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National Sheep Health Monitoring Project sets new records, provides easier access to data

22 Oct 2018

Sheep producers can now see a broader picture of the health of their flock, using carcase data from processing plants around the country.

The data is collected by the National Sheep Health Monitoring Project (NSHMP), managed by Animal Health Australia (AHA) and supported by Sheep Producers Australia and WoolProducers Australia. NSHMP has been active in abattoirs nationwide for over a decade, gathering data on a range of diseases and other conditions which impact producers’ profits through increased processing waste and decreased productivity.

Primary Industries and Regions South Australia has also contributed data to NSHMP via the Enhanced Abattoir Surveillance Program (EASP).

“The NSHMP checks carcases and offal for 19 different conditions which hurt the producers’ bottom line, but which are often not visible on-farm,” said Dr Rob Barwell, AHA’s Senior Manager, Biosecurity.

“Producers can also request inspection for ovine Johne’s disease in sheep over two years of age at participating abattoirs.”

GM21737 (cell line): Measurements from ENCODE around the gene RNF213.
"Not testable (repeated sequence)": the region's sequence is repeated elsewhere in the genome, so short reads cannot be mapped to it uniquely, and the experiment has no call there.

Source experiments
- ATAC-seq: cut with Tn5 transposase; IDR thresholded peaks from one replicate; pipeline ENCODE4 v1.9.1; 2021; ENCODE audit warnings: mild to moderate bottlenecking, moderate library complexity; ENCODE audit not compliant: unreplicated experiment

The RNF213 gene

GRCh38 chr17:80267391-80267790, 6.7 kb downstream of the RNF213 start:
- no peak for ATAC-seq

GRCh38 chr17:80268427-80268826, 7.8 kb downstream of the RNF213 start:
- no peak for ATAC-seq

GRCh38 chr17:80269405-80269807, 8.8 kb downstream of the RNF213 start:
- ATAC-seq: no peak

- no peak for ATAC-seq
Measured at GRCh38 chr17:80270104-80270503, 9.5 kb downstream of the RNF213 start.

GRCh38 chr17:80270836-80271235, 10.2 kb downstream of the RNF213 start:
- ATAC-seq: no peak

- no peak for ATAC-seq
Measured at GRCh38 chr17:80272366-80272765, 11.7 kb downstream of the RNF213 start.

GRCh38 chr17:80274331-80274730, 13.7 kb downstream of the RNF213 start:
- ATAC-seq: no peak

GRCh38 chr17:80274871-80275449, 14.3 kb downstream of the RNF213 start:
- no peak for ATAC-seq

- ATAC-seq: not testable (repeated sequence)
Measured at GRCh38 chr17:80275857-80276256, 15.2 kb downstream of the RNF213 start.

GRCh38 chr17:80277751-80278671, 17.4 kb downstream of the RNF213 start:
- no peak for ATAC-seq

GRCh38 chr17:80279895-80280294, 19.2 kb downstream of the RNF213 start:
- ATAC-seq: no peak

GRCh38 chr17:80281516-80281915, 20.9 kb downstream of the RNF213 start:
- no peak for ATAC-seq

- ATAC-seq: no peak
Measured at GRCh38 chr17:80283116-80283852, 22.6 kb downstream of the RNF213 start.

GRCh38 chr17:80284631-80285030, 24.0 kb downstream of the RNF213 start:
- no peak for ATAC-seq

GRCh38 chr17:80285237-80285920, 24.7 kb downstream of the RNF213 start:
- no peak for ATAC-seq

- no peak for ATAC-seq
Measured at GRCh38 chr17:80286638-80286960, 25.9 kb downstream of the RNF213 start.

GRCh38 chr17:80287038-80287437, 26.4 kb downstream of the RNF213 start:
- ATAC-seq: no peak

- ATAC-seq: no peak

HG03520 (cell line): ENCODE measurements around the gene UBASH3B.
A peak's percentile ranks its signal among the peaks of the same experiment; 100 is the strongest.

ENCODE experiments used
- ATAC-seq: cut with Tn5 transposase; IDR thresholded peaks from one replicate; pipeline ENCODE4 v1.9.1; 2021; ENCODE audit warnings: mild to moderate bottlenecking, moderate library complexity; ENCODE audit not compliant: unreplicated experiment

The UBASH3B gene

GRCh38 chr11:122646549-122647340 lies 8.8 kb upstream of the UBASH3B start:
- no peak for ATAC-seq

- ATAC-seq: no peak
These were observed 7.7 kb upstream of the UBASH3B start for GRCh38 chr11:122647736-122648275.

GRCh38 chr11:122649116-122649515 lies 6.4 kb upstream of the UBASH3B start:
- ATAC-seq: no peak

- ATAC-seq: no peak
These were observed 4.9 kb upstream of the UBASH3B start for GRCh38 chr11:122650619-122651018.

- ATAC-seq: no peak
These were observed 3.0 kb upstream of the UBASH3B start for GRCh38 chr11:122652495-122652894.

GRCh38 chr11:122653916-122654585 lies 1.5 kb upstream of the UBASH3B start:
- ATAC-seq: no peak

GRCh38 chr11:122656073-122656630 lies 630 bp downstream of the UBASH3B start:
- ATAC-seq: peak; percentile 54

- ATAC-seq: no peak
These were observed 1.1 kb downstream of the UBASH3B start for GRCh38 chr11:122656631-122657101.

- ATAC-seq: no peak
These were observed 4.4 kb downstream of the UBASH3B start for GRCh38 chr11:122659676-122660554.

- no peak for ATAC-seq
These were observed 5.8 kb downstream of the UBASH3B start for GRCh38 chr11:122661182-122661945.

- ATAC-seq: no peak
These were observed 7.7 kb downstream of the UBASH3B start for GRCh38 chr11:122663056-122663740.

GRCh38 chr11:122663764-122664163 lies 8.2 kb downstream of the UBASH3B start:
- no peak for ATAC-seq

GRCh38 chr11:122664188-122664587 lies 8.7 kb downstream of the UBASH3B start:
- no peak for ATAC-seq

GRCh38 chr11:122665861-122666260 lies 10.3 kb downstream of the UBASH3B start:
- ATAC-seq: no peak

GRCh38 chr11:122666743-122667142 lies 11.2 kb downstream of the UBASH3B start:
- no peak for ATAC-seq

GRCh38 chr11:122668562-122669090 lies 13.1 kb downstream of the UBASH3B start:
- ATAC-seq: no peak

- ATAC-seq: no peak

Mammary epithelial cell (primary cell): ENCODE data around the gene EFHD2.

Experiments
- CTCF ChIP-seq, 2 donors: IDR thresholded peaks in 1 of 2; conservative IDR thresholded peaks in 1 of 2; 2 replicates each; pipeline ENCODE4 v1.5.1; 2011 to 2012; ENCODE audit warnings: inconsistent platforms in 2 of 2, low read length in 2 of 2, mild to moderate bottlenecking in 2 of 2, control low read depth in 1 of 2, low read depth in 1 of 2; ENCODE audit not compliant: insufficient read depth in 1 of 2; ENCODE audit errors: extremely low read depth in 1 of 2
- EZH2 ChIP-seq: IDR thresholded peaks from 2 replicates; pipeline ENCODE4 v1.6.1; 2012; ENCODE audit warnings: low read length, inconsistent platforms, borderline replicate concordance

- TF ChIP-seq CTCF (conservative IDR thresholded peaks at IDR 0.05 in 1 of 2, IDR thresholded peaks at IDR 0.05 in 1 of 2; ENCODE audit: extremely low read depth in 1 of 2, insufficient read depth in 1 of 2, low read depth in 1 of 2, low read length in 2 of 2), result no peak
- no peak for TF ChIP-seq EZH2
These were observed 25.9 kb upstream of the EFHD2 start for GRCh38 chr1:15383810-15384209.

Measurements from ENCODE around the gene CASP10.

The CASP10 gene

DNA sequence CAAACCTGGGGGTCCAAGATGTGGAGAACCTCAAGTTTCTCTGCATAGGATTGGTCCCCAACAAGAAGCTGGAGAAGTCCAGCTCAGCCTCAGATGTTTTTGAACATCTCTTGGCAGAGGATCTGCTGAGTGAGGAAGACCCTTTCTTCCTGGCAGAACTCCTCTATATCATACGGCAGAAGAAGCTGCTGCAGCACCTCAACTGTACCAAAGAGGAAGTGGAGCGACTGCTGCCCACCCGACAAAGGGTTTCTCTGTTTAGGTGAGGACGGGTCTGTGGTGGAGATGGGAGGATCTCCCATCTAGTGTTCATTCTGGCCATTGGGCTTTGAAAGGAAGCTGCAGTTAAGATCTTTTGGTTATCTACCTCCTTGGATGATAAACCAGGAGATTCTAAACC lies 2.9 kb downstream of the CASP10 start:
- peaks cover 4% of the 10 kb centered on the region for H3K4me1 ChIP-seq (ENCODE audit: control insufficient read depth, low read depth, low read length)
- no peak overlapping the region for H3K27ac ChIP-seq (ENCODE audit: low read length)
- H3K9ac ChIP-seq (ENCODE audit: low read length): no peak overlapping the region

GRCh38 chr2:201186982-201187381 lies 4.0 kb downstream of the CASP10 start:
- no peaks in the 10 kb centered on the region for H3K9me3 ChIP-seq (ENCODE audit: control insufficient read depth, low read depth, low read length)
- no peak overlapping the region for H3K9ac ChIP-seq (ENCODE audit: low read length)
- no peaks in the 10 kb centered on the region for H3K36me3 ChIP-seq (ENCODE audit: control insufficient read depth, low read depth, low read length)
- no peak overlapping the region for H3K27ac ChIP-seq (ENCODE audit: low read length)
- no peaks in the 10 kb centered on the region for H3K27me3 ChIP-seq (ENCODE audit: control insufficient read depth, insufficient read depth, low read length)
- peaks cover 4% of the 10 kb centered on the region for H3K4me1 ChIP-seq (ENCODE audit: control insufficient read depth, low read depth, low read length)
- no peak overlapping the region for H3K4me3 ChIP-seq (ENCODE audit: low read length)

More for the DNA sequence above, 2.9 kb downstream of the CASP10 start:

During the 2017-18 financial year NSHMP captured data from a record number of sheep, having inspected 28,666 lines in 12 abattoirs, totalling more than 6.7 million sheep.

“That’s roughly one in every five sheep processed in Australia for that period, which is a huge achievement for the project,” said Dr Barwell.

“This means that more producers than ever can access their sheep health data and begin identifying and managing conditions in their flock which hit them in the hip pocket.”

Up until now, some state departments of agriculture or primary industries have mailed NSHMP or EASP reports to producers, however this process has now been improved with the addition of NSHMP data to Integrity Systems Company’s Livestock Data Link (LDL) portal.

“LDL currently has around 6,500 properties who are able to access their sheep health data as well as information about any conditions that might be being seen in their inspected sheep,” said Dr Barwell.

“This means they have access to up-to-date information which can guide them in making management changes or using preventative treatments on-farm to avoid future losses due to trimming or condemnations at the abattoir.”

LDL is a free and convenient way for producers to access feedback on how their livestock are performing and any potential disease or health issues that might require management on-farm.

More information about the NSHMP is available at: https://www.animalhealthaustralia.com.au/nshmp/

Producers can find out more about LDL at https://www.mla.com.au/research-and-development/livestock-data-link/

 

Last reviewed: October 22, 2018

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